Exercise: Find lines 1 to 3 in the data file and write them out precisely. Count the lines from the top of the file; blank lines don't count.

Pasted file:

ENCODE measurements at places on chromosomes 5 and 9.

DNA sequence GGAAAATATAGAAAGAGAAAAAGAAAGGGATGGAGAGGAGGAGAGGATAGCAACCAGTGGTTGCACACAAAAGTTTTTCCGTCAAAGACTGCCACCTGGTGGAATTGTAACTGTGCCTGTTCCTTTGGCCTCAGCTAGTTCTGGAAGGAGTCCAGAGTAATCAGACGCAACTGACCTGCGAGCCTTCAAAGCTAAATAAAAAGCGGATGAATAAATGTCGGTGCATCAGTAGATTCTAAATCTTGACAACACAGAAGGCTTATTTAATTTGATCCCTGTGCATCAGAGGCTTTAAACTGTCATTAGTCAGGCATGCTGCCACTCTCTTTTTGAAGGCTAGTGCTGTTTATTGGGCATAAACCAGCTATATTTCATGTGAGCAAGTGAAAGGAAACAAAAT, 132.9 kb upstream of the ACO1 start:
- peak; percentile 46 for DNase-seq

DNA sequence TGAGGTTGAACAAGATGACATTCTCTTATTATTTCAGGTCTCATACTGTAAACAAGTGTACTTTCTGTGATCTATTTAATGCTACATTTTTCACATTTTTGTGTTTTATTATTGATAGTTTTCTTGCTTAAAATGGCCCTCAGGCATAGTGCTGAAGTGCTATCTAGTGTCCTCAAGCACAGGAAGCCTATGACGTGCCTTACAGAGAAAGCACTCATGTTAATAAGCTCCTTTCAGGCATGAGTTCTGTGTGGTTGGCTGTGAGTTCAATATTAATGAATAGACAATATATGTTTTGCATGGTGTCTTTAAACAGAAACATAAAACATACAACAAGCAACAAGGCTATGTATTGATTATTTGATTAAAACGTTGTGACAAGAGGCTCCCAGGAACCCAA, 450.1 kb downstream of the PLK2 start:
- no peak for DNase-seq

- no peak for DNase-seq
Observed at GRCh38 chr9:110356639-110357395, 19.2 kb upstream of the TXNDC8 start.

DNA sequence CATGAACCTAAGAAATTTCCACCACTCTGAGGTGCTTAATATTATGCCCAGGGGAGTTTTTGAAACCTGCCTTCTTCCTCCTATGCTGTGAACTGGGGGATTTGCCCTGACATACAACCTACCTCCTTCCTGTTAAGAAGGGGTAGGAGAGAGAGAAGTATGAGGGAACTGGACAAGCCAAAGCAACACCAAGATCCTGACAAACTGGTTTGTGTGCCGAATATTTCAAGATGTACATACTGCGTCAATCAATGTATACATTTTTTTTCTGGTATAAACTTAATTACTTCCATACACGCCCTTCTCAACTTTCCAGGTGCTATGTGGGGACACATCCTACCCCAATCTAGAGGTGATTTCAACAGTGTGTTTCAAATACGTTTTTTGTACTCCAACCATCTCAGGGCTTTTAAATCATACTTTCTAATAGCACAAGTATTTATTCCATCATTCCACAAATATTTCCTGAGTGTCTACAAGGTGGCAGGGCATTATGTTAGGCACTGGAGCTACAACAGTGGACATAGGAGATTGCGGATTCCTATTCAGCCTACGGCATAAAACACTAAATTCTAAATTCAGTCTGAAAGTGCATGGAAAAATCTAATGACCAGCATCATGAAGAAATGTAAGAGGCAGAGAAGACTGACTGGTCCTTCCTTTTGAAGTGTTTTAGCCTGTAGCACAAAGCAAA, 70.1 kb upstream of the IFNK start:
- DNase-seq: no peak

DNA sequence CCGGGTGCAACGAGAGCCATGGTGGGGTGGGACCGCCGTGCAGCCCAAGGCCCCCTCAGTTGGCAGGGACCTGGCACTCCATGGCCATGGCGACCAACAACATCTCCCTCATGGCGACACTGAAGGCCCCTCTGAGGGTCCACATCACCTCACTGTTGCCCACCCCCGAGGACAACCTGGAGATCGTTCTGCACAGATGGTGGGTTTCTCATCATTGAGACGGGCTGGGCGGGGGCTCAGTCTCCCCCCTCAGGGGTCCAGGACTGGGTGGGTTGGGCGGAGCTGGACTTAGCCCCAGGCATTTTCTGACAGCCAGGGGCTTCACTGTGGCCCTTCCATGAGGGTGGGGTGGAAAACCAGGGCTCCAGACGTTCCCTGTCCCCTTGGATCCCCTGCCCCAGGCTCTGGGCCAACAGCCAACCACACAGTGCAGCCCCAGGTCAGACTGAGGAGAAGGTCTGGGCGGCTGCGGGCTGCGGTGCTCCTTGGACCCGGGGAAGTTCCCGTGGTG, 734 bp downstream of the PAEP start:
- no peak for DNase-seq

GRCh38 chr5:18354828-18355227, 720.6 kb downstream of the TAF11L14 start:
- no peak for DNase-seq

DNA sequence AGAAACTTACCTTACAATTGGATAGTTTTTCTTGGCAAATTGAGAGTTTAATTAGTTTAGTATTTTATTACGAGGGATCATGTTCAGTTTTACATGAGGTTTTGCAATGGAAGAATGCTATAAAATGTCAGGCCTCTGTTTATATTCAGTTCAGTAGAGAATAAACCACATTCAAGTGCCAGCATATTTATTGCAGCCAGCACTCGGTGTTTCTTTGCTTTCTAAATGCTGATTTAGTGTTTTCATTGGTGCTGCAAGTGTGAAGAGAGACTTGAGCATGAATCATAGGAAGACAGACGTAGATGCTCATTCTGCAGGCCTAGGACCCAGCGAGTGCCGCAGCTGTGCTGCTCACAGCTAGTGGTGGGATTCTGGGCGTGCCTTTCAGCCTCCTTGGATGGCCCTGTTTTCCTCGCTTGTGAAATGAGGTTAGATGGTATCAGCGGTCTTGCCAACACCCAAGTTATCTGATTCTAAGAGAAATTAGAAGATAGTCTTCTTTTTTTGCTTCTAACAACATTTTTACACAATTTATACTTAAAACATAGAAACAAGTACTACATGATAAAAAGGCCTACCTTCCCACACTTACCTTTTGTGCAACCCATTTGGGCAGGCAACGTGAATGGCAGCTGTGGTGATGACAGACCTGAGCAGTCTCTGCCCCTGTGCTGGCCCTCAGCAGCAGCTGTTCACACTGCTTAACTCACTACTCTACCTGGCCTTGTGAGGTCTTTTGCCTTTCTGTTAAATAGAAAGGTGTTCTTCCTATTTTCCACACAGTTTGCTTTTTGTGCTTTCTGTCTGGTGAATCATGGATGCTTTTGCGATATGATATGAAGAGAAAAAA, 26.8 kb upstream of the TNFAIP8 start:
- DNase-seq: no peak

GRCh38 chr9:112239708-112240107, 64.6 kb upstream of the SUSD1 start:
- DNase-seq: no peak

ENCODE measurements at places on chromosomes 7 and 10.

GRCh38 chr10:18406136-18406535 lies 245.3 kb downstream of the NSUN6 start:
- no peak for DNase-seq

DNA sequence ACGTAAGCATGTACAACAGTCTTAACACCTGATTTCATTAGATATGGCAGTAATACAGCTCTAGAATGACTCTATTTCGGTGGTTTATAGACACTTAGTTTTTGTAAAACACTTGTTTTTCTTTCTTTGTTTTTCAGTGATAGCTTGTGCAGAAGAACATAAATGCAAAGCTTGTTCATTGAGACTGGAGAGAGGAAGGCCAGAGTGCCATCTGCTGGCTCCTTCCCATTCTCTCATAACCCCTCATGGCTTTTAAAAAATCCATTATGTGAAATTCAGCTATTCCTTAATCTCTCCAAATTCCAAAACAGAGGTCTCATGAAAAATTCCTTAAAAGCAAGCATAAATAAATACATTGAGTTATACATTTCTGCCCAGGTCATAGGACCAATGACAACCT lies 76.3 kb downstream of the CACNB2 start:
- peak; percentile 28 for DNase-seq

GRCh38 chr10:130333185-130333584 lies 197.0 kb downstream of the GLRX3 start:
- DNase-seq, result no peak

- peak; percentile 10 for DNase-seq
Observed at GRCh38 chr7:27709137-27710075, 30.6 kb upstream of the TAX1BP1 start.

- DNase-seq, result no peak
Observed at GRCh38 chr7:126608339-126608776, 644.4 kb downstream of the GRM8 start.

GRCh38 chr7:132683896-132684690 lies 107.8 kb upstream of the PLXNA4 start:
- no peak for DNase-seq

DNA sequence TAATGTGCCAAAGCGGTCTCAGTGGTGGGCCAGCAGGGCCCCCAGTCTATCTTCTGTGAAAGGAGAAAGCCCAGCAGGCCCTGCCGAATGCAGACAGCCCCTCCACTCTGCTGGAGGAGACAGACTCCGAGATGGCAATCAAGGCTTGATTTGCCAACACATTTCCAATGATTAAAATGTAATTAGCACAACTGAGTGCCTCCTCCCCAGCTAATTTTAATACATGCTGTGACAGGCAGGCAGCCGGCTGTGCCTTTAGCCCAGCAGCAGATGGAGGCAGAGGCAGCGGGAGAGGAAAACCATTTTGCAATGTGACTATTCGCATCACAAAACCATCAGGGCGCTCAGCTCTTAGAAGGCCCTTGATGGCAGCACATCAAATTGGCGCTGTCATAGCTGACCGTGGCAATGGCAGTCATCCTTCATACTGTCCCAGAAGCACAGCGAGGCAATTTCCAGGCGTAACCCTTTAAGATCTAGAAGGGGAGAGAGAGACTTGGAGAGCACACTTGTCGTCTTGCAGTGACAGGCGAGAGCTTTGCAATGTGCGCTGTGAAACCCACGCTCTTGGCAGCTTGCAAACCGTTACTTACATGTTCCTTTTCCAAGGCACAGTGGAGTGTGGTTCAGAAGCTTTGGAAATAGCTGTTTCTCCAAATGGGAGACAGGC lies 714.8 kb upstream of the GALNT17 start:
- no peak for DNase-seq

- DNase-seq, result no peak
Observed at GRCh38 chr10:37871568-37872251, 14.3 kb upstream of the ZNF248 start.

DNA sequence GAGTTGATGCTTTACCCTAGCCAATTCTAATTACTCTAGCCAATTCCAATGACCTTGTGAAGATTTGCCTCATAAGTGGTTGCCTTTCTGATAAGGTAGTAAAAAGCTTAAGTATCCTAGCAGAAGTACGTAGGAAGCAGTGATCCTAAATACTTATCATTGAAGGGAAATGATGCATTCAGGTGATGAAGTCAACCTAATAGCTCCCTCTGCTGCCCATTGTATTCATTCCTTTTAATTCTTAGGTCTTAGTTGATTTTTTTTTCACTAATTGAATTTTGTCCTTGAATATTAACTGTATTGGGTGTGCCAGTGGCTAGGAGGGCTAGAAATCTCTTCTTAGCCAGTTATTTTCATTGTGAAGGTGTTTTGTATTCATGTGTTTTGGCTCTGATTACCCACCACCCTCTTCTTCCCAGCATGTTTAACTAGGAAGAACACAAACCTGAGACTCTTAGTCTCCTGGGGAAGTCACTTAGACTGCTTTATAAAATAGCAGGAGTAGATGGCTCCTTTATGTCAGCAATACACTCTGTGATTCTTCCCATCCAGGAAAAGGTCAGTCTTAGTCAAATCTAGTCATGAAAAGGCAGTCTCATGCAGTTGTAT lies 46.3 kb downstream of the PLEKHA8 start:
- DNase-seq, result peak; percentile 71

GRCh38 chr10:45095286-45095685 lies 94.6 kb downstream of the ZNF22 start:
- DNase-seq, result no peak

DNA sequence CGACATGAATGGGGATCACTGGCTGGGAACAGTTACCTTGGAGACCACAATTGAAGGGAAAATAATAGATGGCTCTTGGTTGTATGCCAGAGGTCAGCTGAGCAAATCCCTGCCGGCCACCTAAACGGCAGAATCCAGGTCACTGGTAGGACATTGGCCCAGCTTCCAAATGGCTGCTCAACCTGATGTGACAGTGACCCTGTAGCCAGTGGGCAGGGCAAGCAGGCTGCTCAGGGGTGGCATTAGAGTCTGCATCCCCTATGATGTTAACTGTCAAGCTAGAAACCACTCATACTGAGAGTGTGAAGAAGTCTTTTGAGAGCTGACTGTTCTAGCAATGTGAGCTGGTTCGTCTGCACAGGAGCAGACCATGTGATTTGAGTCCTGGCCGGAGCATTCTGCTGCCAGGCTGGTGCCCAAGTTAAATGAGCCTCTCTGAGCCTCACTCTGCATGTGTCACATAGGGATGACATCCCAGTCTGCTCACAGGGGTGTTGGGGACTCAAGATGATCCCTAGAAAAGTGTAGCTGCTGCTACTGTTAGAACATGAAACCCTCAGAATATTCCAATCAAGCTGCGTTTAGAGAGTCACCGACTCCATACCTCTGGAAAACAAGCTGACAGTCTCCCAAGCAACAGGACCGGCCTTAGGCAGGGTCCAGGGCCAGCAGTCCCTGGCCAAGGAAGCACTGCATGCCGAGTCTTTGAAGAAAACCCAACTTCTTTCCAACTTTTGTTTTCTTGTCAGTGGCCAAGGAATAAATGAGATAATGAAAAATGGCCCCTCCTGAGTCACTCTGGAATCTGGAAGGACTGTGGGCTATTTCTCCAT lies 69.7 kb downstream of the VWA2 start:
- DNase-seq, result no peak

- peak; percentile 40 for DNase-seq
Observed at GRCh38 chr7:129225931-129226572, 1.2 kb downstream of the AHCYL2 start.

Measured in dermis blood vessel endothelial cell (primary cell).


ENCODE measurements at places on chromosomes 5 and 9.

DNA sequence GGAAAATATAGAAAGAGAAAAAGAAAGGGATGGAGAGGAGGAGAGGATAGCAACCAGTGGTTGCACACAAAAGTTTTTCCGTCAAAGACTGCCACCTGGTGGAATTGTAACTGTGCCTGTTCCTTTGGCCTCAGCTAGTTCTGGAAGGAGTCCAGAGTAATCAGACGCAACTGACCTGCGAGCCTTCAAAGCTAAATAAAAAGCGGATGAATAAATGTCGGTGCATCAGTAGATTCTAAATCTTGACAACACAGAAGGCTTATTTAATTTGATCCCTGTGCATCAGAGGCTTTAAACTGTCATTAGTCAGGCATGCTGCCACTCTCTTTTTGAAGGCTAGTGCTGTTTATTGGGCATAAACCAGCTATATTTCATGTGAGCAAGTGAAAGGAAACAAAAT, 132.9 kb upstream of the ACO1 start:
- peak; percentile 46 for DNase-seq